R F Sage

Summary

Affiliation: University of Toronto
Country: Canada

Publications

  1. ncbi request reprint Effects of low atmospheric CO(2) on plants: more than a thing of the past
    R F Sage
    Department of Botany, University of Toronto, Ontario, M5S 3B2, Toronto, Canada
    Trends Plant Sci 6:18-24. 2001
  2. ncbi request reprint Variation in the k(cat) of Rubisco in C(3) and C(4) plants and some implications for photosynthetic performance at high and low temperature
    Rowan F Sage
    Department of Botany, University of Toronto, 25 Willcocks Street, Toronto, Ontario M5S 3B2, Canada
    J Exp Bot 53:609-20. 2002
  3. ncbi request reprint C(4) photosynthesis in terrestrial plants does not require Kranz anatomy
    Rowan F Sage
    Deparment of Botany, University of Toronto, 25 Willcocks Street, Toronto, Ontario, Canada M5S3B2
    Trends Plant Sci 7:283-5. 2002
  4. ncbi request reprint Is C4 photosynthesis less phenotypically plastic than C3 photosynthesis?
    Rowan F Sage
    Department of Botany, University of Toronto, 25 Willcocks Street, Toronto, ON M5S3B2 Canada
    J Exp Bot 57:303-17. 2006
  5. doi request reprint Photorespiratory compensation: a driver for biological diversity
    R F Sage
    Department of Ecology and Evolutionary Biology, University of Toronto, Toronto, ON, Canada
    Plant Biol (Stuttg) 15:624-38. 2013
  6. ncbi request reprint The response of the high altitude C(4) grass Muhlenbergia montana (Nutt.) A.S. Hitchc. to long- and short-term chilling
    J Pittermann
    Department of Botany, University of Toronto, 25 Willcocks St, Toronto, Ontario, Canada M5S3B2
    J Exp Bot 52:829-38. 2001
  7. ncbi request reprint C4 grasses in boreal fens: their occurrence in relation to microsite characteristics
    David S Kubien
    Dept of Botany, University of Toronto, 25 Willcocks St, M5S 3B2, Toronto, ON, Canada
    Oecologia 137:330-7. 2003
  8. doi request reprint Photosynthetic pathway influences xylem structure and function in Flaveria (Asteraceae)
    Ferit Kocacinar
    Faculty of Forestry, Kahramanmaras Sutcu Imam University, Merkez 46100 Kahramanmaras, Turkey
    Plant Cell Environ 31:1363-76. 2008
  9. doi request reprint Thermal acclimation of photosynthesis in black spruce [Picea mariana (Mill.) B.S.P.]
    Danielle A Way
    Department of Ecology and Evolutionary Biology, University of Toronto, 25 Willcocks Street, Toronto, Ontario, Canada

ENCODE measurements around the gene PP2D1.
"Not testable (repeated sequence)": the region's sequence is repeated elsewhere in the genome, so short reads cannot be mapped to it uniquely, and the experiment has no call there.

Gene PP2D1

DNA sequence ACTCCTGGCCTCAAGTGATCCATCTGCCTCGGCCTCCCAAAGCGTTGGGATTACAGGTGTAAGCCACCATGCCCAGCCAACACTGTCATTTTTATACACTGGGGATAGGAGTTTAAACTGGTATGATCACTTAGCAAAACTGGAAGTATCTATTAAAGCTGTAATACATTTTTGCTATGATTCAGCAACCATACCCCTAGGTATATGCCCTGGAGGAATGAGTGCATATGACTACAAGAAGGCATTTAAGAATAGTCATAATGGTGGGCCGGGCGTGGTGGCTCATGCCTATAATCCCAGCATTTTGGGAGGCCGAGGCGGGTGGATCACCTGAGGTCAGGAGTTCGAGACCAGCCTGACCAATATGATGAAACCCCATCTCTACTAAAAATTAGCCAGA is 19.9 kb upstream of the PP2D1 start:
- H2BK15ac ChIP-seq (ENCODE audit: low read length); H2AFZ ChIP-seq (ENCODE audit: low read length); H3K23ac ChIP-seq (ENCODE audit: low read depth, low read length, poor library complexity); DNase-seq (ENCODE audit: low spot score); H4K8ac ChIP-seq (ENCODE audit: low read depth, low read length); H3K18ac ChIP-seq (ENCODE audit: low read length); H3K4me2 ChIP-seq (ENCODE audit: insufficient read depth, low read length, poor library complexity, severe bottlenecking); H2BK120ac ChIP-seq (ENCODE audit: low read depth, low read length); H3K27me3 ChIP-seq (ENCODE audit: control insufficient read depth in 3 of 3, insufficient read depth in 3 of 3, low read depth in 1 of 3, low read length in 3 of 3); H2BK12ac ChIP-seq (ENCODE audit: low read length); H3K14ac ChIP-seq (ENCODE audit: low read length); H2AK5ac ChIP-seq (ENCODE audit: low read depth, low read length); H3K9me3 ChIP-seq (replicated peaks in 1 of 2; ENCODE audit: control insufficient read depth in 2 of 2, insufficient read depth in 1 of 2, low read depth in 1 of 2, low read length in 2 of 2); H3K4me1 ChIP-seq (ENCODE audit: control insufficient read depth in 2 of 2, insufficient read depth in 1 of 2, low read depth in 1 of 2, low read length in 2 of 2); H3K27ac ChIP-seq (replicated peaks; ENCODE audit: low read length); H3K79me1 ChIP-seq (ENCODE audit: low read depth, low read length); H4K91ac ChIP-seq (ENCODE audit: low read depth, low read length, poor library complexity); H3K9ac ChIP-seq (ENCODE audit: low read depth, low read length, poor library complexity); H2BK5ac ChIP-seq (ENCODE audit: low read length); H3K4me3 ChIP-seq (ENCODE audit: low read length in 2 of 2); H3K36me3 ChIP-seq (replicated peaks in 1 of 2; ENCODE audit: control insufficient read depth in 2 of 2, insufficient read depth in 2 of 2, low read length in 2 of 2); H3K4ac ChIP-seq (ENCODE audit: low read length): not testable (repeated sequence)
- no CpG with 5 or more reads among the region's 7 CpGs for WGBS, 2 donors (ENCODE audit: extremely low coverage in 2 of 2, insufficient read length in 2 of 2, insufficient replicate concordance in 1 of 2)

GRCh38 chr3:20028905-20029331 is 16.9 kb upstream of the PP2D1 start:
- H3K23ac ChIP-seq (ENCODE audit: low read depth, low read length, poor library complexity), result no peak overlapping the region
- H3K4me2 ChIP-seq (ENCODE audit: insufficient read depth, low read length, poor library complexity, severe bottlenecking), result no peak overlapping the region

Plant Cell Environ 31:1250-62. 2008
  10. doi request reprint Evolutionary physiology: the extent of C4 and CAM photosynthesis in the genera Anacampseros and Grahamia of the Portulacaceae
    Lonnie J Guralnick
    Division of Natural Science and Mathematics, Western Oregon University, Monmouth, OR 97361, USA
    J Exp Bot 59:1735-42. 2008

Collaborators

Detail Information

Publications20

  1. ncbi request reprint Effects of low atmospheric CO(2) on plants: more than a thing of the past
    R F Sage
    Department of Botany, University of Toronto, Ontario, M5S 3B2, Toronto, Canada
    Trends Plant Sci 6:18-24. 2001
    ..Adaptations to low CO(2) might still exist in plants and might constrain responses to a rising CO(2) concentration...
  2. ncbi request reprint Variation in the k(cat) of Rubisco in C(3) and C(4) plants and some implications for photosynthetic performance at high and low temperature
    Rowan F Sage
    Department of Botany, University of Toronto, 25 Willcocks Street, Toronto, Ontario M5S 3B2, Canada
    J Exp Bot 53:609-20. 2002
    ..Because k(cat) and K(m) vary proportionally, the low k(cat) indicates that Rubisco has been modified in a manner that reduces K(m) and thus increases the affinity for CO(2) in C(3) species from warm climates...
  3. ncbi request reprint C(4) photosynthesis in terrestrial plants does not require Kranz anatomy
    Rowan F Sage
    Deparment of Botany, University of Toronto, 25 Willcocks Street, Toronto, Ontario, Canada M5S3B2
    Trends Plant Sci 7:283-5. 2002